Last night's win was the Twins' 67th of the season. That's more than they had last year and the most they've had since 2010. So huzzah, I guess.
Last night's game was exactly the kind of game we haven't seen much of this year, especially in the last couple of months. Good starting pitching, good and timely hitting, and the bullpen--well, the bullpen didn't exactly blow people away, but nobody was pounded, either, and there was enough cushion that it didn't matter.
The good Kyle Gibson made a welcome return after a lengthy absence. Last night's game was the best he's had in over a month: seven innings, one run, seven hits, no walks, eight strikeouts. If we see this version of Kyle Gibson more often, we might win 68, 69, even 70 games next season. As Joaquin Andujar told us, you never know.
The offensive star of the game was Trevor the Plouffe, who went 4-for-4. His 4-for-4 had remarkably little impact on the game--he scored once and did not drive in anyone--but that's not really his fault. Plouffe will never be a star, but he's made himself into a solid, reliable, major league ballplayer, and that's nothing to take lightly.
Every time Oswaldo Arcia starts against a left-hander, Cory Provus tells me that the Twins don't want Arcia to be a platoon player, they want him to be an everyday player. Well, I want him to be an everyday player, too. I also want world peace, Ricky Nolasco to win twenty games for the Twins, and someone to make a big donation to the Gettysburg church to finish paying for our addition. Unfortunately, things don't happen just because you want them to. I don't have a problem with playing Arcia against left-handers right now, because the Twins are going nowhere anyway, Arcia's still young enough to improve, and he's not going to learn to hit left-handers if he doesn't bat against them. But so far, his career line against left-handers is .226/.270/.357. That's not very good. He's not showing improvement so far, either--his numbers against left-handers are worse in 2014 than they were in 2013. I want him to be an everyday player, and maybe he still can be, but at some point the Twins may need to recognize reality.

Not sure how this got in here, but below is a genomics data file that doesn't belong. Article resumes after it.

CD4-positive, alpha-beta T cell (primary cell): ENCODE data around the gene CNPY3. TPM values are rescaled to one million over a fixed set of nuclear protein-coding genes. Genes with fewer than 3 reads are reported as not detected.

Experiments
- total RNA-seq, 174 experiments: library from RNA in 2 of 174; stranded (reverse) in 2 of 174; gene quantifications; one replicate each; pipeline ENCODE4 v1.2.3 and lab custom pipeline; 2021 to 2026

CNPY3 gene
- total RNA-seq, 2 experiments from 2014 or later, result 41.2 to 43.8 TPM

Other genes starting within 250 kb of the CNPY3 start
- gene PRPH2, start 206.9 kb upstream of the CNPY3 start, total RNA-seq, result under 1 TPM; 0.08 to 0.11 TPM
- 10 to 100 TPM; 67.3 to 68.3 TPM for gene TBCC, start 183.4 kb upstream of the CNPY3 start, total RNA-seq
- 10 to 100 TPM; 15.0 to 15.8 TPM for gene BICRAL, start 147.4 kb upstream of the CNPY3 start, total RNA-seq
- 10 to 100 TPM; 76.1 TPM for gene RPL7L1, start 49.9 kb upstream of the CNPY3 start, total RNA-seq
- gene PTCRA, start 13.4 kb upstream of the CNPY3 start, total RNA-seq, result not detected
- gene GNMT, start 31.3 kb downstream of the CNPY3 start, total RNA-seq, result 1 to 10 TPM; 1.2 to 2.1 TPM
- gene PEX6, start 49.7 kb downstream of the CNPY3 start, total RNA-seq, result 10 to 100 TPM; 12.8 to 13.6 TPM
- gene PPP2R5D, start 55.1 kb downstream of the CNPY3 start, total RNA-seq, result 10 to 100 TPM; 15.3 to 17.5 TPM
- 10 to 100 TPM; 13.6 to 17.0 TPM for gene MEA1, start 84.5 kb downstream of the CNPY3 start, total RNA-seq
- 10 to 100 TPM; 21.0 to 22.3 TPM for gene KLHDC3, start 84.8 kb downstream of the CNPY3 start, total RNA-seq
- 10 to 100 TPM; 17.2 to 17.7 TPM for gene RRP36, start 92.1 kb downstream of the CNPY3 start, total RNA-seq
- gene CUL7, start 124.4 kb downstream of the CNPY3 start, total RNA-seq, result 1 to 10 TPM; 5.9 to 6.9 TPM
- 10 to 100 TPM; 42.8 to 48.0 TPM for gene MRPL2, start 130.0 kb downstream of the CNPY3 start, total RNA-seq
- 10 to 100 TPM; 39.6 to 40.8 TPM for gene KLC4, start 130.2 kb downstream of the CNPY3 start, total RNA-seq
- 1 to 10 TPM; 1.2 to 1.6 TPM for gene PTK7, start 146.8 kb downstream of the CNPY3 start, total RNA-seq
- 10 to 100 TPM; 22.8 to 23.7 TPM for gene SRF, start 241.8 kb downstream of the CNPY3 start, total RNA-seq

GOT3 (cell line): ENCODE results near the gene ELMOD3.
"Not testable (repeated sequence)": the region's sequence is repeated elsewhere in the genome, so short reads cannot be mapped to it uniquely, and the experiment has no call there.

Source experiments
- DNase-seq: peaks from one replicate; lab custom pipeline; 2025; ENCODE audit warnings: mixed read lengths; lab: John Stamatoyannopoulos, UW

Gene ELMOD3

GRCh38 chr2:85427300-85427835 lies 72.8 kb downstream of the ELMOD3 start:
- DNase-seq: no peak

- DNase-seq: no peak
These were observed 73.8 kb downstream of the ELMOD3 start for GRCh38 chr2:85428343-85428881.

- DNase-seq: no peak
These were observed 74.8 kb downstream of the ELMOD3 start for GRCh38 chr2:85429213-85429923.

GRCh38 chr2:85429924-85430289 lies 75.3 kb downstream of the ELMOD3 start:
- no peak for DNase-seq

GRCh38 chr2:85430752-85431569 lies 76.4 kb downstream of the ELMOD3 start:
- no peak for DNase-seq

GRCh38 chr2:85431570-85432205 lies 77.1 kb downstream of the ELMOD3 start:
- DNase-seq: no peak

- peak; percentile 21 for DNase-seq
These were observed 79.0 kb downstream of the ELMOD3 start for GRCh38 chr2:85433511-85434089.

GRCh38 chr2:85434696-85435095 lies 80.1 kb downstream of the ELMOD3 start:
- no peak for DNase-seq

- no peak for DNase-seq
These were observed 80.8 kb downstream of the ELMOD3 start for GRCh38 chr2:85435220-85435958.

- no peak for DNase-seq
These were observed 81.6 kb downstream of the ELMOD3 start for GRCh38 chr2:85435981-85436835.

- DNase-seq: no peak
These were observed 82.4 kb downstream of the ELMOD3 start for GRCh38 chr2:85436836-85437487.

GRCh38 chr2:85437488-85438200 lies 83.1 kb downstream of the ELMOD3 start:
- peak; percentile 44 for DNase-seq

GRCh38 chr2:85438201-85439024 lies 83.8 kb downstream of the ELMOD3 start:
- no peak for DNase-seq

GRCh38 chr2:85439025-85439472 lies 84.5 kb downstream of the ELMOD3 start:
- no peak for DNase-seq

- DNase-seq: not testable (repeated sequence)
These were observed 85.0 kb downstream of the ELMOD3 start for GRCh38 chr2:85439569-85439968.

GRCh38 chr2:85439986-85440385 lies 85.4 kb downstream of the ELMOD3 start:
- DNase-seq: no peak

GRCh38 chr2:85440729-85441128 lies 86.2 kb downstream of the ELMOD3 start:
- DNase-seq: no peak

Dazzle was in rare form even for him last night. Just in the bottom of the sixth, he told us that "Brian Dozier is atop the leaderboard in runs scored behind Mike Trout", "Jose Abreu leads the league in rookies", and twice referred to Danny Santana as "Johan Santana". He didn't bother to correct any of these things, and I don't think he even noticed his mistakes. I know it's been a long season and I know he's Dazzle, but it seems like it's not too much to ask for a major league broadcaster to at least be coherent.
So today's the last home game of the year. We have five games left, which means we are most likely seeing each starting pitcher for the last time this season. Not that it matters a lot, but I would think a pitcher would really like to have a good last game of the season, something positive to carry into next year. The Twins will send Staff Ace Phil Hughes out to try to get his sixteenth win. Arizona counters with Vidal Nuno, who has actually pitched several good games for the Diamondbacks and has nothing to show for it: he's 0-6, but with an ERA of 3.78 and a WHIP of 1.07. Nothing personal, Vidal, but I'm really hoping your bad luck continues one more day. Five games left means we can count the number of Twins losses remaining on one hand. Actually, we can count them on no hands, because there aren't going to be any! We're still on track for 72-90.